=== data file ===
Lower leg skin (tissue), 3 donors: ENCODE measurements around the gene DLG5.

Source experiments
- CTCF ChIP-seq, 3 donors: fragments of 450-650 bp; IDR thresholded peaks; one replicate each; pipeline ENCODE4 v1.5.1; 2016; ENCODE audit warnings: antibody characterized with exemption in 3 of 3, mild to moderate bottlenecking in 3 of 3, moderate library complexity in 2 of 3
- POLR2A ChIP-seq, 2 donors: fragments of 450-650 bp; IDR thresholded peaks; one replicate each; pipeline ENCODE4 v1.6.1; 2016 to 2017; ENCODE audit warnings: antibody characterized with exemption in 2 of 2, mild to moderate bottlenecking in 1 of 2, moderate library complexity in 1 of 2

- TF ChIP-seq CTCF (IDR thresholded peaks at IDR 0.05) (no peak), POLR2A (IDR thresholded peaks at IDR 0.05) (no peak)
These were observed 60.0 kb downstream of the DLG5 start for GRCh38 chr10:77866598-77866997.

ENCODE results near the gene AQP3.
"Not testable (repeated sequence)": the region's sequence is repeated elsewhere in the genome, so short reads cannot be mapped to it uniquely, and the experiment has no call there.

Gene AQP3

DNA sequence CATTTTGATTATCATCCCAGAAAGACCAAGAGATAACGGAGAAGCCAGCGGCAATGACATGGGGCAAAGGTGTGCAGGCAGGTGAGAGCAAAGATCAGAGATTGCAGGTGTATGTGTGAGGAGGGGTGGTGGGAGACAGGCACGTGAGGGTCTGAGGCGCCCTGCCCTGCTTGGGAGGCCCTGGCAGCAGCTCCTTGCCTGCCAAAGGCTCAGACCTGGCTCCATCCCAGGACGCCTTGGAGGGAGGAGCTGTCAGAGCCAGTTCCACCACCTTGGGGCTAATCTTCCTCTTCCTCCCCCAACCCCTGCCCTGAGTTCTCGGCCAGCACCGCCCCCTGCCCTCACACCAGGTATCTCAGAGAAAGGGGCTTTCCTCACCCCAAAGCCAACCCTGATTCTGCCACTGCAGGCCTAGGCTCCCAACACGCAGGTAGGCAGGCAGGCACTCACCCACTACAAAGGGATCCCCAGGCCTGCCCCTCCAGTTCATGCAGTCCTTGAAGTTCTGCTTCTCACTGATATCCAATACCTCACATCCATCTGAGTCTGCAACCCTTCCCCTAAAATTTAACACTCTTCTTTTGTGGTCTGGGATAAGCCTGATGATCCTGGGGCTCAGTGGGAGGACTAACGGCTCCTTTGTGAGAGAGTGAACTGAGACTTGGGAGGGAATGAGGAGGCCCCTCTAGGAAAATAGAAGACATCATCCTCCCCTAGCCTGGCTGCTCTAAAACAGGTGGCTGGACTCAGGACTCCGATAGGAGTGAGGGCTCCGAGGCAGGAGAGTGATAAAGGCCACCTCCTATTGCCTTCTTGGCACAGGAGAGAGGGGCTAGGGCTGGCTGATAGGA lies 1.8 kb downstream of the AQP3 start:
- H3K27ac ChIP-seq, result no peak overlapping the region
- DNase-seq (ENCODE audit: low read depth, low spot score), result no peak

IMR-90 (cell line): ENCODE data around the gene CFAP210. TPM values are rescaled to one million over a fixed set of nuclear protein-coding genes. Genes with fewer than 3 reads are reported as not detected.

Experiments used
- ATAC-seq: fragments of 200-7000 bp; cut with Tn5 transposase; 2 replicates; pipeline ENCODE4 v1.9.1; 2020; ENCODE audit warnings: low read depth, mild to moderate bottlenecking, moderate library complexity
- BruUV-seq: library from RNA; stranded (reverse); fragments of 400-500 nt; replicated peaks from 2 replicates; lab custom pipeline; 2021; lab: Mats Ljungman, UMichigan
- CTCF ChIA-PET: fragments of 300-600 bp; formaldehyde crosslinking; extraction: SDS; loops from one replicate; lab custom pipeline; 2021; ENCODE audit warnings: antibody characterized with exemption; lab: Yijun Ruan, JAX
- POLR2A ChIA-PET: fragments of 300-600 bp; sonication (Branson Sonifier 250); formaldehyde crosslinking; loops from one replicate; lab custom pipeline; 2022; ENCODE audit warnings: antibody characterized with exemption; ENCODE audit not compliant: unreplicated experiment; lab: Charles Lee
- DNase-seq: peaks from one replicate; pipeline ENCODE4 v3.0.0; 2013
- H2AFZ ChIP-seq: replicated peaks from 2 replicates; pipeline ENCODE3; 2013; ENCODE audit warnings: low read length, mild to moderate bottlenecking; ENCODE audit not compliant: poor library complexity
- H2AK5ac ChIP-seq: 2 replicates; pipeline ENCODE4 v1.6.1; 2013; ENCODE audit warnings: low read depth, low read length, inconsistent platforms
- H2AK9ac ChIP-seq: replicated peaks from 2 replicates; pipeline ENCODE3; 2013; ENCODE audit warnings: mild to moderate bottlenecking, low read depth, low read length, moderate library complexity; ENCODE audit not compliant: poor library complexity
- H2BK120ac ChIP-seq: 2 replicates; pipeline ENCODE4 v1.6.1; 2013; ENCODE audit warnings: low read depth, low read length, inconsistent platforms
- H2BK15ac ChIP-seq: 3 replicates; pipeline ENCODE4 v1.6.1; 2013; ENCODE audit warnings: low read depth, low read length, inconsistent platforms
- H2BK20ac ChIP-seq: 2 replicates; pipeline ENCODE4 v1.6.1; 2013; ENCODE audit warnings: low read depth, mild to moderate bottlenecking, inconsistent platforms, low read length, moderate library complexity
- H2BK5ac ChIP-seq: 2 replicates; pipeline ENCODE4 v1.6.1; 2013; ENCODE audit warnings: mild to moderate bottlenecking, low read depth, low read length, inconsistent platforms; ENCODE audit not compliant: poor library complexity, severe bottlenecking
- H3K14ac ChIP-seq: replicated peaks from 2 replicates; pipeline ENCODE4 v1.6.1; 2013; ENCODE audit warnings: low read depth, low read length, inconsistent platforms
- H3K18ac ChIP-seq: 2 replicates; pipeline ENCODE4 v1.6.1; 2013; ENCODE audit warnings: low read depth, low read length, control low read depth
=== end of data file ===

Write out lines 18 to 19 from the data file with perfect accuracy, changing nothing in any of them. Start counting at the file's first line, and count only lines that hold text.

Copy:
- POLR2A ChIA-PET: fragments of 300-600 bp; sonication (Branson Sonifier 250); formaldehyde crosslinking; loops from one replicate; lab custom pipeline; 2022; ENCODE audit warnings: antibody characterized with exemption; ENCODE audit not compliant: unreplicated experiment; lab: Charles Lee
- DNase-seq: peaks from one replicate; pipeline ENCODE4 v3.0.0; 2013